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Elections in Malaysia earlier this month resulted in the National Front (BN) coalition maintaining its nearly six-decade hold on power. But the race was closer than any before. Now, Prime Minister Najib Razak, the head of the biggest party within the BN, will struggle to maintain his position in his party and in the government.
Critics of Ecuadorian President Rafael Correa bemoan his despotic tendencies. But with 50 percent of Ecuadorian's reporting that they are happy with their country's trajectory, he will likely enjoy popular support for a long time to come.
In its rush to fete Myanmar's president, Thein Sein, and capitalize on the country's tentative opening, the international community has turned a blind eye toward the ongoing repression of minorities and the continued political dominance of the military. In doing so, it has given up much of its leverage over Sein at the very time when it should be pushing for clearer commitments to reconciliation and democracy.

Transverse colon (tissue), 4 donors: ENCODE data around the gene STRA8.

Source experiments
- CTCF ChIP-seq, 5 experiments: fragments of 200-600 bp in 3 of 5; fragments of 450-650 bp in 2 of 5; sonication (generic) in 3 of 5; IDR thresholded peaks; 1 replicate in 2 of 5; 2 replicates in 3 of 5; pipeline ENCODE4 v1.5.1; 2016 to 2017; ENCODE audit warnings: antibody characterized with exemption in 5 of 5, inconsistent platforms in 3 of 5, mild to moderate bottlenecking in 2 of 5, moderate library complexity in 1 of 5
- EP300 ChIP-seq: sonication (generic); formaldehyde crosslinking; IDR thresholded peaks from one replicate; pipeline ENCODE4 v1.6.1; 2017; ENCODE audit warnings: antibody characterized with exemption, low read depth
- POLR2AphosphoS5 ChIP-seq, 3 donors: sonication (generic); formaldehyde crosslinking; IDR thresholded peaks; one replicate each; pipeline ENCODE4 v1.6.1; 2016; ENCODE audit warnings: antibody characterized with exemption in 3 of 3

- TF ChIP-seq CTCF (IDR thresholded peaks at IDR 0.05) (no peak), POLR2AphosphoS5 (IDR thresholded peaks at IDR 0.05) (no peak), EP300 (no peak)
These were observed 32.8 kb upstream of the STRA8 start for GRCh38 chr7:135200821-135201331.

Two years after the fall of Tunisia's dictatorship, the country has drifted into the doldrums. Its economy is in shambles, its security situation is worrisome, and political progress is almost nowhere to be found.
The protestors taking to Egypt's streets are overwhelmingly male, urban, and destitute. They do not have the time or patience to wait for the democratic process to fix their country and its flailing economy. In desperation, they might usher in a second revolution -- this one an uprising of the poor.
Official Chinese media portrayed the 18th Congress as a celebration of the nation’s impressive achievements over the past decade. Chinese citizens were not partying. But they weren’t out protesting, either. In fact, they see little distinction between the outgoing government and the incoming one.
More than any particular approach to drugs, trade, or immigration, Mexicans are looking to see which candidate is most likely to fix the U.S. economy -- when it booms, so does Mexico's. The problem is that no one knows who that might be.
In Russia, Obama's attempt to "reset" U.S.-Russian relations, his negotiation of a bilateral arms treaty, and his easing of Russia's entry into the WTO give him the edge.
As Syria’s civil war drags on, the opposition is scrambling to get its hands on weapons funneled into the country by Gulf states and independent gun-runners. But rival rebel leaders have begun leveraging access to stake out positions in a post-Assad Syria.
After nearly 18 months and some 20,000 dead, Western and Arab governments are still debating the geopolitical pros and cons of intervening in Syria. But inside the country, the opposition has more pressing concerns, from battling the regime to collecting the trash. A report from on the ground in rebel-controlled northern Syria.
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